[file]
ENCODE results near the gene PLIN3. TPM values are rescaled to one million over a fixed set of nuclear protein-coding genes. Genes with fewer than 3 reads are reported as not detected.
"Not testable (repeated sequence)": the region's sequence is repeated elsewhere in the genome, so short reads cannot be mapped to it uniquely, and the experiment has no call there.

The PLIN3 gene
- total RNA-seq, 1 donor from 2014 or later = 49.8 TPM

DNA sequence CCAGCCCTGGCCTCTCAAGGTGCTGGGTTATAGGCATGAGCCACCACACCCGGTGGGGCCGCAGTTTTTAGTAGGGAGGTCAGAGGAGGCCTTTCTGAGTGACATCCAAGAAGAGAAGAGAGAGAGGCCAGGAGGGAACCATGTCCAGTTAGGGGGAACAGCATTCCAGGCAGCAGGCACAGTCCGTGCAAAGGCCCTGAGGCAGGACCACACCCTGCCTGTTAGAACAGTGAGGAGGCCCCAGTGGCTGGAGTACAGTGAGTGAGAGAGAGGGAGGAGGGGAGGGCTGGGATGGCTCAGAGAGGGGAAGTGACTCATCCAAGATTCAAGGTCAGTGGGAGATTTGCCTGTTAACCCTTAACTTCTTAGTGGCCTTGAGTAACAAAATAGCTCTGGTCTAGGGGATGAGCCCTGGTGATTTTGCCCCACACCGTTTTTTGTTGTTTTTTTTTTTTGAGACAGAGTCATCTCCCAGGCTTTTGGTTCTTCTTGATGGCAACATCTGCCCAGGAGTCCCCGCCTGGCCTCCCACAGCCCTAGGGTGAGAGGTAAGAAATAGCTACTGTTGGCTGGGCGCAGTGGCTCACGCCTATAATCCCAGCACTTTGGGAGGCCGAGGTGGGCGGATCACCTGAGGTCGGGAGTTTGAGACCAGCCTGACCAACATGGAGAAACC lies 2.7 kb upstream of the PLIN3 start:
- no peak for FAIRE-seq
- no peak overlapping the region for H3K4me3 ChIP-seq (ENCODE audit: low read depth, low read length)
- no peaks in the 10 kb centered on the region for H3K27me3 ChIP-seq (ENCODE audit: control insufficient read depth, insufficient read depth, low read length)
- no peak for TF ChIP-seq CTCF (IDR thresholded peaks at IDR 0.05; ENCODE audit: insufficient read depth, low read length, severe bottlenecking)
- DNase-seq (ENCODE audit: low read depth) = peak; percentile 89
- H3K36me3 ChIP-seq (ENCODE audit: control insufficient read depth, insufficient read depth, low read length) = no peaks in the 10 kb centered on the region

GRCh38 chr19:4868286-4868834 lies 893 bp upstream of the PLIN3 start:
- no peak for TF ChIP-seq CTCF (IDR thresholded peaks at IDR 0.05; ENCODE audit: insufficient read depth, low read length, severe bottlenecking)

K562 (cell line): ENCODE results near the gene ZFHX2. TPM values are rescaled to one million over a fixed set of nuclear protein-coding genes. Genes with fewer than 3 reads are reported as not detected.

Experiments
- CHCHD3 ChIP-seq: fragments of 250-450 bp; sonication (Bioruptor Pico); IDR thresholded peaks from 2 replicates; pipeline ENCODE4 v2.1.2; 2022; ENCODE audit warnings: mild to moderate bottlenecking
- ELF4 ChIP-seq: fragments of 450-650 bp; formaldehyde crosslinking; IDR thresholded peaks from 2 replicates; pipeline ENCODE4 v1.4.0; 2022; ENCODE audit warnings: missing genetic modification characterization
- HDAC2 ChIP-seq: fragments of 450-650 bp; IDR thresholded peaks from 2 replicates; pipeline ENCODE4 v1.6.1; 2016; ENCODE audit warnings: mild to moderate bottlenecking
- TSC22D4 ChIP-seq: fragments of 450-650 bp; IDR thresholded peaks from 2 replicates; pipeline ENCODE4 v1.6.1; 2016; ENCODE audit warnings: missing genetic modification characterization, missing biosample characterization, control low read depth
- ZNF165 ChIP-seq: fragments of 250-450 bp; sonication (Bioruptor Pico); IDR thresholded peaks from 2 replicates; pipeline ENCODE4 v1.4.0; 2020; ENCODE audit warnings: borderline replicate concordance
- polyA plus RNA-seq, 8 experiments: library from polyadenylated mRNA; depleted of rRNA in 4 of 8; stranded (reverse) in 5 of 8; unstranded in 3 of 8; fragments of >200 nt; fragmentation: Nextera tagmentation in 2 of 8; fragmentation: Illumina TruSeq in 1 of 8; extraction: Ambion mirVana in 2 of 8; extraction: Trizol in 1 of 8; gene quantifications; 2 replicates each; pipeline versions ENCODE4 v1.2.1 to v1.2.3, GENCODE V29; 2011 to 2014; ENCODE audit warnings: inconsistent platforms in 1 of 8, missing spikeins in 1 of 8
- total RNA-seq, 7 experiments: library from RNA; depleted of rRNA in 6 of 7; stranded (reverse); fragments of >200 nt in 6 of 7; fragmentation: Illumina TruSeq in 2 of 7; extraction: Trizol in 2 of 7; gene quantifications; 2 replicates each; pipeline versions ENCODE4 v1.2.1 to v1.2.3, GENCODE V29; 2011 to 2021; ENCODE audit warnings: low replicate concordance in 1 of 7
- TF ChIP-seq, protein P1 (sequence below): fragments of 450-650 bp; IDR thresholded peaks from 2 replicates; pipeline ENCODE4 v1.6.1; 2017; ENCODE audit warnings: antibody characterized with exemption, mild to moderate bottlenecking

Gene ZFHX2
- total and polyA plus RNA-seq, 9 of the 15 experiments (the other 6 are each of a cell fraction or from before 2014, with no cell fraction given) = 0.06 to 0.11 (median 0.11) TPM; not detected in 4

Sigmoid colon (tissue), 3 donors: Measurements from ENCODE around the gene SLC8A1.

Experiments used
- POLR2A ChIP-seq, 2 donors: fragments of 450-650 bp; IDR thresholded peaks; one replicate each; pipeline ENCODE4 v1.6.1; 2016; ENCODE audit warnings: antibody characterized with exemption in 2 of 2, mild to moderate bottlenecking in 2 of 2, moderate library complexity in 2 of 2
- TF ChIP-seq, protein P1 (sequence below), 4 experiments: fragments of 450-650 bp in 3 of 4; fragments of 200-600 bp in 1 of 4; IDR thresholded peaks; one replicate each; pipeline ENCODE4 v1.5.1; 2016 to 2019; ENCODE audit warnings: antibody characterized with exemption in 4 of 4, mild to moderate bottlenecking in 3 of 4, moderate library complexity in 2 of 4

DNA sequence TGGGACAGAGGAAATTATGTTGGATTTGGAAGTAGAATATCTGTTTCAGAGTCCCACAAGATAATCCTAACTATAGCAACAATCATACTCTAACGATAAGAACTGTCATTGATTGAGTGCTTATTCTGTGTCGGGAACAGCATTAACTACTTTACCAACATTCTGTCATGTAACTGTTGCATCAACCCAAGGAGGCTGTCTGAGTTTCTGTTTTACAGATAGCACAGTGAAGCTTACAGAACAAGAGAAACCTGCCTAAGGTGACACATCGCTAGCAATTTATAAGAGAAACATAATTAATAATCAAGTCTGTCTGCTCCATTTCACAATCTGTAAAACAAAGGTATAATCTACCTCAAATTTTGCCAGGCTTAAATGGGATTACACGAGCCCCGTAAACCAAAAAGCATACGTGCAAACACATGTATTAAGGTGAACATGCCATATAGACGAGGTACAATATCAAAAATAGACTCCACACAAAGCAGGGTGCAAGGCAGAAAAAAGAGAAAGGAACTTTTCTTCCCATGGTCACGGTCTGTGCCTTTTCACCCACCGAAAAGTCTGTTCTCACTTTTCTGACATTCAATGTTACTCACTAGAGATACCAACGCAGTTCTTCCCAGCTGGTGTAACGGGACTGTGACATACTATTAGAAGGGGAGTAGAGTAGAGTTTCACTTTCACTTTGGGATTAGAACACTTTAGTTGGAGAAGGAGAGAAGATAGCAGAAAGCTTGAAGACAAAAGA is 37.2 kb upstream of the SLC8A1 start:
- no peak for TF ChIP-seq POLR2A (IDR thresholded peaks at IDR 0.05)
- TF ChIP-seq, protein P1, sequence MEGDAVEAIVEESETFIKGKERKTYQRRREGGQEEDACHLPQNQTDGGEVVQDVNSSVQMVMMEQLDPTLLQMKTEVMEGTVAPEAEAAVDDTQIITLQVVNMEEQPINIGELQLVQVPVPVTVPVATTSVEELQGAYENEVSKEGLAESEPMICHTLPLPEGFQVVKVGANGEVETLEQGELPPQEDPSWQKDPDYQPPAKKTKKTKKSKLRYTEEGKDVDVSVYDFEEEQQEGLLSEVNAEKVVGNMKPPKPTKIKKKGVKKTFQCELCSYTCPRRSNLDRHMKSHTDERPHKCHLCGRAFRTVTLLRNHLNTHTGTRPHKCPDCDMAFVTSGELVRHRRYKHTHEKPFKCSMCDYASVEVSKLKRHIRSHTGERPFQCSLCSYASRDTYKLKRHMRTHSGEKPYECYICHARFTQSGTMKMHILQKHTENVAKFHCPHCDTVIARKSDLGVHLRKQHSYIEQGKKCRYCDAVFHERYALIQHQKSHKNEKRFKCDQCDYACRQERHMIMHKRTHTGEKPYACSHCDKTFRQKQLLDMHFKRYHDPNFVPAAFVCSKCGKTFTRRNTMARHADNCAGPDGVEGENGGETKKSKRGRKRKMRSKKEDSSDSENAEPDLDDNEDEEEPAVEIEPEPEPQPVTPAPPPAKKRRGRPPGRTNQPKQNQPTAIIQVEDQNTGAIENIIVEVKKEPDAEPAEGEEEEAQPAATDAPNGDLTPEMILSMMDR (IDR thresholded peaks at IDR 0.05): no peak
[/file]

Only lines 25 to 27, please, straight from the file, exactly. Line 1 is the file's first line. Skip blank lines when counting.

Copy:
- total and polyA plus RNA-seq, 9 of the 15 experiments (the other 6 are each of a cell fraction or from before 2014, with no cell fraction given) = 0.06 to 0.11 (median 0.11) TPM; not detected in 4

Sigmoid colon (tissue), 3 donors: Measurements from ENCODE around the gene SLC8A1.

Experiments used